Don’t worry about it. Just wish them well and replace them. And remember, there are no rules anymore. You’re not restricted to Lubbock people and you’re not restricted to current Tech students. You’ve got 20 years of KTXT alums on speed dial, and Skype calls are free.
You can assemble a podcast with Skype, Audacity and a free RSS feed — pulling talent from anywhere in the world.
Step Five: Don’t stop the music
Here’s the part I don’t know. You guys are the music experts. Put your heads together and call in some favors. I know Indie artists are eager to establish themselves on MySpace and most of them distribute free MP3s.
Contact the agents directly and assemble all the music you can. Launch a free station on Shoutcast — mix in humor bits, stings for your podcasts and a catchy plug for your URL.
Do your homework and keep it legal. It’ll be tempting to cheat on this, but an RIAA notice could kill the whole thing. Do a tour of big music blogs and see how they do it.
Then, in six months or so, when you’re at your bandwidth limit and posts are coming in faster than you can count, that’s when you talk about money.
Twelve hosts, three podcasts, one blog, six months.
You guys took a hard shot this week. I know you’re angry and I know you’re hurt. But I also know what kind of people you are. The KTXT people I knew were brave, passionate, and smart as hell.
They were “mavericks” and iconoclasts and masters of guerrilla marketing.
You have a choice now. You can turn out the lights and feel sorry for yourselves. You can sell your souls to a guy who thinks music stopped with Def Leppard. Or you can invent the future, and make the suits come to you.
UPDATE: Former Station Manager Rocky Ramirez makes some good points about Internet streaming and the unique value of terrestrial radio.
UPDATE: Dawn Zuerker brings up an excellent point in Josh Hull’s story this morning:
Because KTXT-FM is licensed through the FCC as an educational station, regulations strictly limited the type of advertisements that could be broadcast, making revenue generation difficult, said Dawn Zuerker, associate director of the department.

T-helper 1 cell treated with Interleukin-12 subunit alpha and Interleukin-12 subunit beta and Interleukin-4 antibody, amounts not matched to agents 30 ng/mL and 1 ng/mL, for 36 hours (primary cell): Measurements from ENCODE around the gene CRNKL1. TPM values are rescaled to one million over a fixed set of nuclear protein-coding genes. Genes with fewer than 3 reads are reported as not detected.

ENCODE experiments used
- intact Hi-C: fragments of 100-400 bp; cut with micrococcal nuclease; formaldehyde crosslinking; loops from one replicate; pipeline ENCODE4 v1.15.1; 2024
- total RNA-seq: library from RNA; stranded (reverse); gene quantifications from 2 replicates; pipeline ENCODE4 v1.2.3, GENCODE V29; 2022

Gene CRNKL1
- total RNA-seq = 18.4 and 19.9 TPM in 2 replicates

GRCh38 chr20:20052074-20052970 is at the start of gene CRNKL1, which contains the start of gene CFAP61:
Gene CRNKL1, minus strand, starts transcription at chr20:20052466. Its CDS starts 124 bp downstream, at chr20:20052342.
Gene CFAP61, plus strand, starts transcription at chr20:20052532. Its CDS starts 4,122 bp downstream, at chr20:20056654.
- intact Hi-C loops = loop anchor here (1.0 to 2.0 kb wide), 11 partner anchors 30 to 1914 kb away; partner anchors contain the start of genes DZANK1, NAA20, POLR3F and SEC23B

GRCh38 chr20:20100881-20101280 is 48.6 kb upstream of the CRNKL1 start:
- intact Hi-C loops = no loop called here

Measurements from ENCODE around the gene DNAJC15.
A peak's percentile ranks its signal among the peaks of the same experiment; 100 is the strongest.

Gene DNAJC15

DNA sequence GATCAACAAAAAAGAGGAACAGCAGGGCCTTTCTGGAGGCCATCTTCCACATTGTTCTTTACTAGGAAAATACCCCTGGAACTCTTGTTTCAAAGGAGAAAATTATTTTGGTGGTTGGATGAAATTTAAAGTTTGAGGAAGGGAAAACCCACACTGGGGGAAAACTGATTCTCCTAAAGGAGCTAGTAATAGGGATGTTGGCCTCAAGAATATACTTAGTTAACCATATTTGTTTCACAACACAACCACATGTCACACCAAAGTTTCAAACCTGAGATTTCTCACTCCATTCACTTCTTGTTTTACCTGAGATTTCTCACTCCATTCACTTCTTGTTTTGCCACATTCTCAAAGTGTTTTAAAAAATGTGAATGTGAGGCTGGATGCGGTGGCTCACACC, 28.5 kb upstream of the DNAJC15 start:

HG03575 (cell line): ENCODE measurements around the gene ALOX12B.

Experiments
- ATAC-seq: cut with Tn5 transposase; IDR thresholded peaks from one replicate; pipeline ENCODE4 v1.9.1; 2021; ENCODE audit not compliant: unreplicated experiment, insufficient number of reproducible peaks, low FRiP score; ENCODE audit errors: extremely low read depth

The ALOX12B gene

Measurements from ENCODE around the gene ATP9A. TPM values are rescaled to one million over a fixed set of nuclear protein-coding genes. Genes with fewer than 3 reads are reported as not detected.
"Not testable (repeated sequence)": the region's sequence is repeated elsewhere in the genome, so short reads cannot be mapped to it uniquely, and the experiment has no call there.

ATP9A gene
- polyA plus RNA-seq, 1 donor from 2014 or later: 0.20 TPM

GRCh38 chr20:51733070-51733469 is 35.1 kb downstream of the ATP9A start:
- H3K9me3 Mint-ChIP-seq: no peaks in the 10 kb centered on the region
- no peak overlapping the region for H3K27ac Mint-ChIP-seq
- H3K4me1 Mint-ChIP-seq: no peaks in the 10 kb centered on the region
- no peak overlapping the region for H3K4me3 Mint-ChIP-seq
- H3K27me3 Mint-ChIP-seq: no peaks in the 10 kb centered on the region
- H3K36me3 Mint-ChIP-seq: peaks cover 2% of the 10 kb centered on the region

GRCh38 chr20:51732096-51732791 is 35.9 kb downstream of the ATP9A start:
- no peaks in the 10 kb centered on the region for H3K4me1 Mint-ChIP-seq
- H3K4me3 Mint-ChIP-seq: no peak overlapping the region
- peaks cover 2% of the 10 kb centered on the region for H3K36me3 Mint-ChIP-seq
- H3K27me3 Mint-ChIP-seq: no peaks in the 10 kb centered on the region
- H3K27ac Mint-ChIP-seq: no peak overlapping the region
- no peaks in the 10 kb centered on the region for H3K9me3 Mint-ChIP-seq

“It can’t be a commercial at all,” Zuerker said, adding the only information that could be mentioned on air was the name of a business, a slogan, the address and a phone number. “It’s harder to sell because you can’t give any specials.”
UPDATE: Here’s a copy of my reply to Rocky:
I can’t dispute the value of terrestrial radio, but please keep in mind, students don’t walk around listening to the radio on Walkmans anymore. They’re listening to podcasts and mp3s on their iPods.
A KTXT podcast, mixing music samples and commentary like the one from KEXP could recapture some of what you’re losing, and a lot of blogs offer free mp3 downloads.
Become a source for smart commentary, in blog and podcast form, distribute promotional mp3s song by song, and students all over campus will access you on laptops and listen to you on iPods.
Streaming audio is a limited application, but iPods can make the whole thing portable.
Podcasts are also timeless. Listeners can grab them and listen to them at their convenience, without worrying about broadcast schedules. Podcasts are also durable.
If listeners want to relive a Christmas concert in February, they can go to the archive and download your coverage of the show.
Of course you’ll still want to focus on Lubbock, but an Internet music hub could reach far beyond Lubbock and get you on the radar of people who will hire you for jobs in the music industry.
A podcast archive becomes an audio resume, available on demand for anyone who notices your work.
UPDATE: And here’s one that just occurred to me. A college radio station is transitory, with a naturally high turnover rate. Students work there for a year or two and move to other cities. An Internet show can let good people stay on after they graduate, contributing to the project even after they move out and get jobs in the “real world.”
These people can add perspective and give career advice. They can even bring trends to Lubbock, as they share music and concert stories from other cities.
As I’ve grown older, I’ve grown increasingly neurotic about my taste in music. I have this desperate desire to stay “current” with my musical taste. It’s common for people in their late 30’s to fixate on the music they loved in school and then just kind of freeze, locking themselves into a box made of 80’s hits.
I didn’t want to be like that but I couldn’t seem to break out. My musical taste froze in 1996. In desperation, I started flailing around for Top Hits and Best Of collections, trying to find something that would speak to me.
Last month I gave up and went full 80’s retro for a while. It’s fun to revisit childhood for a while, but I didn’t actually like my childhood, so Prince, ZZ Top and Dire Straights were conjuring up memories that I would rather leave behind.
I dug a little deeper and realized I was trying to recreate a college radio alternative playlist from 1989. This was my first year in college, the year I worked the morning shift at KTXT.